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Trackstory 1, Somua S 35

by Pascal Danjou

Published by Editions de Barbotin, ISBN 2-9520988-0-8, 50 pages plus fold-out plans.

I found this at the Trucks & Tracks show 2004 and was very pleased to spot it. It is bilingual English/French and very comprehensive for such a small book.
The text covers the whole S 35 story from the original concept through war service in 1940, but it doesn’t stop there. There was also a self-propelled gun version with a 75mm cannon, the SAu 40, and that’s here too. It was only built as a prototype but did see active service in 1940 against the Germans. S 35s were, of course taken into German service and their use is covered here as you would expect. However, they were also held by the French Army in Tunisia with the excuse that they might be needed to defend against an Allied invasion – and promptly used in Free French service when that invasion happened. Even less known outside France is that some had been squirreled away from German eyes and were brought back into service after the liberation, fighting in the La Rochelle sector. All of this is described in the text and shown in some rare photographs.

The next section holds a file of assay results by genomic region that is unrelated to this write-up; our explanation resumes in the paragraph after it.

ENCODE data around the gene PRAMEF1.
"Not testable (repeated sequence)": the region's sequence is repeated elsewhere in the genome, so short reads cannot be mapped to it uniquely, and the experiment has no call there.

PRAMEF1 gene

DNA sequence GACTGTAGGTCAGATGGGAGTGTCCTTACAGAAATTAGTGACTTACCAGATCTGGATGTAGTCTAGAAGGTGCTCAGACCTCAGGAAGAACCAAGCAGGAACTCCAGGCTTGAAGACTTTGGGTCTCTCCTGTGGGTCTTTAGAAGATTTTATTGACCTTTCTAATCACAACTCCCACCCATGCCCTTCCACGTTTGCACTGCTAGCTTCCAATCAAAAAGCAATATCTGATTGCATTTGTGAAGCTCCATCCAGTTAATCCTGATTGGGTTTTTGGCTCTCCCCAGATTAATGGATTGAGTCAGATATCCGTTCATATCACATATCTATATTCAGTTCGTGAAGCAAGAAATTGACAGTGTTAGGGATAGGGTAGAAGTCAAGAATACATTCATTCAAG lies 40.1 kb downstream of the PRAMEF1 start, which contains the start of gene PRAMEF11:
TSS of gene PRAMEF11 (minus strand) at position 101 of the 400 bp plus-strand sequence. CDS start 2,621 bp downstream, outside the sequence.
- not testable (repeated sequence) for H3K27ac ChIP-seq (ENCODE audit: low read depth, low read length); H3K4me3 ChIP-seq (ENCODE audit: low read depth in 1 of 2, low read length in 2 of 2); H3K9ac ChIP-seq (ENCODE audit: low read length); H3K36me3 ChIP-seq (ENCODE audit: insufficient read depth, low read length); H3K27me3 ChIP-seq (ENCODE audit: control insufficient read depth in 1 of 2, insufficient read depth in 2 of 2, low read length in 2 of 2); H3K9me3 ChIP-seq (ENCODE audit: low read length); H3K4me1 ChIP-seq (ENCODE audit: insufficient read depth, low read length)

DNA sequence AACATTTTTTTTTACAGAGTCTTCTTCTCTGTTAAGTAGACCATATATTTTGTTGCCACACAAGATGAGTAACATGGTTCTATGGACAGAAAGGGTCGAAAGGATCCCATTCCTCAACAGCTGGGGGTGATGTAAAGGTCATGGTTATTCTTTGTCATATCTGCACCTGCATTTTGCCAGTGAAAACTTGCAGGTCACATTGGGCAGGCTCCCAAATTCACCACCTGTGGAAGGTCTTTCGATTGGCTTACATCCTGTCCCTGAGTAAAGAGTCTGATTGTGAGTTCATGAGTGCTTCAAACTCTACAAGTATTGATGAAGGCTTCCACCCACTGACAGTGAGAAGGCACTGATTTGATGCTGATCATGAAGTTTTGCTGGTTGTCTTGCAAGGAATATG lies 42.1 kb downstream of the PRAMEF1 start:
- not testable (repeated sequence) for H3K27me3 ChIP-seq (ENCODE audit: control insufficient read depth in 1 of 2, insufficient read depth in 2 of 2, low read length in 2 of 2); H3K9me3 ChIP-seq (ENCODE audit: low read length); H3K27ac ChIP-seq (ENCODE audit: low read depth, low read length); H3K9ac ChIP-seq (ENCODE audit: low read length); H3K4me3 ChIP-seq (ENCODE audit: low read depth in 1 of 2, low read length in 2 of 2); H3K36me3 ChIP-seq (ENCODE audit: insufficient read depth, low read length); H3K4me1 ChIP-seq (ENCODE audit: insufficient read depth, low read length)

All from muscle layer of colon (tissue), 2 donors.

Speaking of the photographs, there’s an excellent selection here showing prewar service, wartime use up to June 1940, German use and modifications, and even internal details. There’s also a colour photo section of internal and external details of a preserved tank at Saumur. This is followed by a good description, with colour diagrams, of the markings carried up to June 1940 and then by 10 colour side-view plates of camouflage and markings including the SAu 40 in its active-service colours. Finally, there are fold-out 5-view plans of the S 35 and the SAu 40 in both 1/72 and /35 scales.

This book is just what’s needed by anyone building the Heller 1/35 kit – I wish it had been available when I built mine – and there’s quite enough here to allow a conversion to the ultra-rare SAu 40. I really do hope that the team will go on to produce similar books on other French tanks. Highly recommended!

John Prigent